A License Plate for Confederate Soldiers? Let’s Honor Those Who Fought a More Noble Cause

Print Share on LinkedIn Comments More
The current proposed Texas license plate honoring Confederate Veterans.

Courtesy / Texas Department of Motor Vehicles

The Texas license plate honoring Confederate Veterans proposed by the Sons of the Confederacy.

Perhaps it’s a sign of how desperate they are that the Sons of the Confederacy’s second attempt to get a Texas license plate honoring Confederate soldiers features as its sponsor Agriculture Commissioner Sid Miller, the clown prince of Texas politics.

Ag. Comm. Sid Miller

Bonnie Arbittier / Rivard Report

Texas Agriculture Commissioner Sid Miller

Miller has been a constant embarrassment to the Texas Republican Party. There were the personal trips he speciously billed to the state as official business or to his campaign fund – one to Oklahoma to get a “Jesus shot” billed by a doctor (and only that doctor) as forever curing pain, the other to Mississippi to compete in a rodeo.

There were the outrageous social media postings, such as a cartoon showing a nuclear explosion, with the suggestion that it had worked with Japan and perhaps should be tried in the Middle East. Or the tweet on his official account calling Hillary Clinton a crude word for the female sex organ.

And there are the instances of his phony “news” stories such as a doctored picture of President Barack Obama holding a Che Guevara T-shirt. This was just one of 10 false postings by Miller or his aides found by the Texas Tribune over a two-year period.

Groups are required to get a state official to sponsor proposed license plates. It’s too bad the Sons couldn’t find a more respectable one. Theirs is, so far, a lost cause to celebrate the men they consider heroes of the Lost Cause.

The previously proposed Texas license plate honoring Confederate Veterans.

Courtesy / Texas Department of Motor Vehicles

The 2011 proposed Texas license plate honoring Confederate Veterans.

The Sons lost their first battle when the board of the Texas Department of Motor Vehicles took up their application back in 2011. At first the board deadlocked 4-4 on the request, and decided to wait until then-Gov. Rick Perry filled a board vacancy to vote again. But after an outcry from the public and an apparent nod from Perry, the board voted unanimously to nix the plate.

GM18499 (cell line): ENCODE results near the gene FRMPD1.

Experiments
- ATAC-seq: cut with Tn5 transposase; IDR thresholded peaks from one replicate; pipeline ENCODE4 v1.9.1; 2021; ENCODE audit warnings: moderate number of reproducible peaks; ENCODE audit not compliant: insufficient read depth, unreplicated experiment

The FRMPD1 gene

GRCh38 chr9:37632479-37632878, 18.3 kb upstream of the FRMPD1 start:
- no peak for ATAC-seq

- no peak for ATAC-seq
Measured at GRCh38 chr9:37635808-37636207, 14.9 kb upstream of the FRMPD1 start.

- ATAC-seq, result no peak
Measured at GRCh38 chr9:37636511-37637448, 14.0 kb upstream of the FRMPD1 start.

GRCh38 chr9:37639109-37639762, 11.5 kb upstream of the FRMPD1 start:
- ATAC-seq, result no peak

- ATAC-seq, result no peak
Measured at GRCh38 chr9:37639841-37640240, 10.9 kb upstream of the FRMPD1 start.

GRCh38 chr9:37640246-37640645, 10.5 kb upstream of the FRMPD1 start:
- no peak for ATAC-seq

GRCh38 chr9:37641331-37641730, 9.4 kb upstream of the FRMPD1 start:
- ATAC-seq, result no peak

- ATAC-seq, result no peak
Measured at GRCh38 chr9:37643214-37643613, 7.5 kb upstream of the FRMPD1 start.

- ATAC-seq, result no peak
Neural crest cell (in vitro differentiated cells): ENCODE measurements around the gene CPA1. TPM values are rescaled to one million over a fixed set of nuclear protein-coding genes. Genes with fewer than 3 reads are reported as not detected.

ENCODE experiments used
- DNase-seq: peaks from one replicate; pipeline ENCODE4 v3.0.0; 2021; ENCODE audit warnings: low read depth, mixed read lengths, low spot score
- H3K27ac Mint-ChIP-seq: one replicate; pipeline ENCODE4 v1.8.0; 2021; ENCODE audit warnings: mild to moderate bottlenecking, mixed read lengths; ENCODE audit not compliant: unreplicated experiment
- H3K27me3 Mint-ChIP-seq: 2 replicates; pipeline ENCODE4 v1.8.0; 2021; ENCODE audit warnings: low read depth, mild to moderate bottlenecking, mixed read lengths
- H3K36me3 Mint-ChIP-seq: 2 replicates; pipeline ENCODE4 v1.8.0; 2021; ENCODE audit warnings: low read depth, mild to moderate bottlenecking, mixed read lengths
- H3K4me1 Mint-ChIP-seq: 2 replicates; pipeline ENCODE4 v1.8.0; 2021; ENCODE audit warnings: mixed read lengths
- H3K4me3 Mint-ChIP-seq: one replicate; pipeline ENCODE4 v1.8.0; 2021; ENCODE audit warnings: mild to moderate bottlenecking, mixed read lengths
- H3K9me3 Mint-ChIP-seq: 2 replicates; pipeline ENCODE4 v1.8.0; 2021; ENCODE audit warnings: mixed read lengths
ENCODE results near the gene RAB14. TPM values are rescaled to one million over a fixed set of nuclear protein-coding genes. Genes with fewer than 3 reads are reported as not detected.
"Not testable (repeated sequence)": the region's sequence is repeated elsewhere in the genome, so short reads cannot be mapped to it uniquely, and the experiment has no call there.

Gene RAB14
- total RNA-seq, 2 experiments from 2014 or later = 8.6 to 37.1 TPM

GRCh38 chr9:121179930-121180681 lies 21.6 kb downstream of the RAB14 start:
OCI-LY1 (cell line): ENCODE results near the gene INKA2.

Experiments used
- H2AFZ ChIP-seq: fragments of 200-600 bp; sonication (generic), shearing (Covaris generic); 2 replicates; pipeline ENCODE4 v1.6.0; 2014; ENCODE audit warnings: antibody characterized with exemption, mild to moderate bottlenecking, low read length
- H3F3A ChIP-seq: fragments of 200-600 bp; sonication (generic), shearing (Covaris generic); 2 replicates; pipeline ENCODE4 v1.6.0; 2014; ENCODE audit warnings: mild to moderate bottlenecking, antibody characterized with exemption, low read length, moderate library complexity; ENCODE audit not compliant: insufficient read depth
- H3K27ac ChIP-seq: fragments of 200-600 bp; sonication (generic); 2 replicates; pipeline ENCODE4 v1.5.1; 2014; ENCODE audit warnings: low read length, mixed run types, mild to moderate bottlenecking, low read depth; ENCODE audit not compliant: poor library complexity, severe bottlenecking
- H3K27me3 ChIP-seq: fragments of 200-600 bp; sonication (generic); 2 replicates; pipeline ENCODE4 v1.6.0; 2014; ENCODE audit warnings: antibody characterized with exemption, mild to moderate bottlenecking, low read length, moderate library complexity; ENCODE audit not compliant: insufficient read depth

“We don’t need to be scraping old wounds,” Perry said.

But the battle wasn’t over. The Sons sued on First Amendment grounds. Of course, the ancestors they celebrate went to war to keep 4 million slaves from having this and other rights guaranteed by the Constitution. But the First Amendment covers a multitude of sins, including both irony and hypocrisy.

(If you are one of those citizens who remember being taught that Texas’ entry into the Civil War was not about slavery, don’t make a public fool of yourself without reading the official reasons for secession as laid out in 1861 by the State of Texas. They are made clear in “A declaration of the causes which impel the State of Texas to secede from the Federal Union.”

The license plate question is a close one. Does the state have the right to censor what is on its license plates based upon point of view? A three-judge panel of the 5th U.S. Circuit Court of Appeals ruled 2-1 in favor of the Sons of the Confederacy.

But the U.S. Supreme Court disagreed. In an equally close 5-4 decision in 2015 it ruled that license plates amount to speech by the government, not by the citizens. And the government cannot be forced to publish views with which it disagrees.